Nobel economist Paul Romer goes to Burning Man, and finds a model there for this century's sustainable cities


We are in touch with many “Burners” - those who take themselves onto the Black Rock City, Nevada every year, to build temporary autonomous zones under the general title of Burning Man. We are interested in how Burning Man is inspiring many others to set up festivals and experiences which celebrate creativity but also planet-friendly values (see our archive). We’ve often thought there’s the embryo of a new organisational/institutional form there.

But not just us, it seems. The New York Times has an entertaining, thoughtful (but also hipsterish) piece on the day that Nobel-Prize winning economist Paul Romer went to visit Burning Man.

Burning Man, to catch up the uninitiated, takes place for a week in the Nevada desert every August into early September. Thousands of avant-garde revelers come to bend their minds, shed their clothes and incinerate a large wooden effigy. The event is tamer than it used to be, with more Silicon Valley types and fewer anarchists, but it’s still wild territory for a staid academic.

Mr. Romer, who appreciates a bit of shock value, has been showing aerial images of the city in public talks about urban growth for several years. The world, he says, needs more “Burning Man urbanization.”

By 2050, developing-world cities are projected to gain 2.3 billion people. Many of those people will move to makeshift settlements on the edge of existing cities, tripling the urbanized land area in the developing world.

“To be a little grandiose about it, this is a really unique moment in human history,” Mr. Romer told me last year. “We’re likely to decide in this time frame what people are going to live with forever.”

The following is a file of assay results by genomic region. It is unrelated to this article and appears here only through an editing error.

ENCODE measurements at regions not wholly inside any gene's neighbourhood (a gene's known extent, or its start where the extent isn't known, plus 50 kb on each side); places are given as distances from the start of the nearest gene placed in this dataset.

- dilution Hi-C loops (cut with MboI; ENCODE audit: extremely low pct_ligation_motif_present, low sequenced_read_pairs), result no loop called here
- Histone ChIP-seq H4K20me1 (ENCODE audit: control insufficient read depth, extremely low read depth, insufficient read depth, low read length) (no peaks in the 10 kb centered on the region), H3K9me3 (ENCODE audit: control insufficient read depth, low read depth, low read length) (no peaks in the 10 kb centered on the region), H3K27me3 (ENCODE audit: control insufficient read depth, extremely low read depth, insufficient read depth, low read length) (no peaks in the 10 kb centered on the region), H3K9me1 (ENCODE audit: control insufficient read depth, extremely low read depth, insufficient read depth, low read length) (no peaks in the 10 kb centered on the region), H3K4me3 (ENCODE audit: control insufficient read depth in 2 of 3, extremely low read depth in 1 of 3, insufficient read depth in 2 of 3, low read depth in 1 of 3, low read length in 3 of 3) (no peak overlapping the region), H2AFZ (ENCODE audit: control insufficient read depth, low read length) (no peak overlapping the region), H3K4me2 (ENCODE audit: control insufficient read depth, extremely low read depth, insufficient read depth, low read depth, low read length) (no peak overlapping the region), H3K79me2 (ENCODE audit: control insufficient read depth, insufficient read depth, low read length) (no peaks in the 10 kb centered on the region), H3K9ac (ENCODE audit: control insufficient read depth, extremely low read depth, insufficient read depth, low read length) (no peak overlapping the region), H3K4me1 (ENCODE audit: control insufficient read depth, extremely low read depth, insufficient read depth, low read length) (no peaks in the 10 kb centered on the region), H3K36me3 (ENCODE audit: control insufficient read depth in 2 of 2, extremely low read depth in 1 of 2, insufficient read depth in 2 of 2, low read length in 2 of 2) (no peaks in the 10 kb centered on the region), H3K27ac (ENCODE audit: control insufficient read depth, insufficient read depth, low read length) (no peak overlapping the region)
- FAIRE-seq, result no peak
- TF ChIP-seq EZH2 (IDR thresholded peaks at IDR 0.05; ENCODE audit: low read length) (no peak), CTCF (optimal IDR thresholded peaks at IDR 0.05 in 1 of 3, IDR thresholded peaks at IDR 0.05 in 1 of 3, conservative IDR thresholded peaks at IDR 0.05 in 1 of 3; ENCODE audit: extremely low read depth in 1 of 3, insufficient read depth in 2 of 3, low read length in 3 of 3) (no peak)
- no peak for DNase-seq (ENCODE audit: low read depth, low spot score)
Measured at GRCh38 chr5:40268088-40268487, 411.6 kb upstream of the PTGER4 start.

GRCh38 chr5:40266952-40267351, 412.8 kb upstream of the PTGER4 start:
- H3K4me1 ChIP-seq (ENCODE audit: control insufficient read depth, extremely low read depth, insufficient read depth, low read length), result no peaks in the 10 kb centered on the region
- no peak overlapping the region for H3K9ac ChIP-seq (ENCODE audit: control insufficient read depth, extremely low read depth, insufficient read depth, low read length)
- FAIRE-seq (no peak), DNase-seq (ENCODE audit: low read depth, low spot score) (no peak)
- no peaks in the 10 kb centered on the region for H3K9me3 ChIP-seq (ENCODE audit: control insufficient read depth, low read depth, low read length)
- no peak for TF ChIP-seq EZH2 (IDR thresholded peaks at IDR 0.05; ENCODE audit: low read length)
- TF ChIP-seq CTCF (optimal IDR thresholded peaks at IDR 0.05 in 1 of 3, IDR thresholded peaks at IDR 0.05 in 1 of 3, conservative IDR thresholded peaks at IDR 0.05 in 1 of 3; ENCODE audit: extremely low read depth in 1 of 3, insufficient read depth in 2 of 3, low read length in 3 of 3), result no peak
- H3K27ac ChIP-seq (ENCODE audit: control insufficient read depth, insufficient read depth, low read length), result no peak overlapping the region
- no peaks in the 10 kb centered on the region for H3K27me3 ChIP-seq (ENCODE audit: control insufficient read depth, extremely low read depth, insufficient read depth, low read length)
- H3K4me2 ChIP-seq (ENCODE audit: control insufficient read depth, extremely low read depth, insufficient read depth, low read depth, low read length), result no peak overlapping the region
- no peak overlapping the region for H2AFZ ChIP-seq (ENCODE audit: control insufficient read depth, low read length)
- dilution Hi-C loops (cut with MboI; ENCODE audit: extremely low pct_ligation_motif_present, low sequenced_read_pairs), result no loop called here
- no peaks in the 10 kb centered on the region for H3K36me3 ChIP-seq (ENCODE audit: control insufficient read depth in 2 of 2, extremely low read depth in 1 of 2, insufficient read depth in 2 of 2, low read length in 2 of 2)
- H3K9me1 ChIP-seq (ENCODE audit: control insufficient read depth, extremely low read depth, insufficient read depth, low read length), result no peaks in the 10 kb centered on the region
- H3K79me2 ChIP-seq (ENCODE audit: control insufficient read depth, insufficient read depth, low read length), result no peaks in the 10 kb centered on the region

Urbanization in the developed world has largely come to an end; nearly everyone who would move from farmland toward cities already has. This century, the same mass migration will run its course across the rest of the world. And if no one prepares for it — if we leave it to developers to claim one field at a time, or to migrants to make their way with no structure — it will be nearly impossible to superimpose some order later.

It will take vast expense, and sweeping acts of eminent domain, to create arterial roads, bus service, trash routes, public parks, basic connectivity.

Paul Romer surveys Burning Man

Paul Romer surveys Burning Man

That prospect agitates Mr. Romer, because the power of cities to lift people out of poverty dissipates when cities don’t work. To economists, cities are labor markets. And labor markets can’t function when there are no roads leading workers out of their favelas, or when would-be inventors never meet because they live in gridlock.

Mr. Romer’s answer is to do with this moment what Burning Man does every summer: Stake out the street grid; separate public from private space; and leave room for what’s to come. Then let the free market take over. No market mechanism can ever create the road network that connects everyone. The government must do that first.

The history of the Manhattan street grid, drawn in 1811 over all the land from Houston Street to 155th, offers similar lessons. But Mr. Romer fears that Manhattan sounds like a chauvinistically American example. And so when skeptics say that it will be too hard to plan for large new waves of urbanization, he says this instead: “Look at Burning Man! They grow to 70,000 people in one week.”

And then 70,000 people go home, and they do it all over again the next year. The planning requires no major expense, he argues. He’s not talking about laying sewer lines, or even paving the roads. Just draw the street grid on the open desert.

When he first proposed this to me — Burning Man as template for the next urban century — I asked if he had ever, well, been to Burning Man.

He had not. And so we made two trips there in August: first to see the city surveyed, then a few weeks later to camp in it. He would see firsthand if his provocative argument held up.

Order underlies the chaos of the festival. Streets are exactly 40 feet wide; plazas steer people into common spaces; the 430 fire extinguishers around town each have their own QR code.Alex Welsh for The New York Times

Mr. Romer’s logic is connected in a roundabout way to the work that won him the Nobel. Macroeconomists used to think about the world by tallying up quantifiable stuff: capital, labor, natural resources. They weren’t sure how to account for ideas.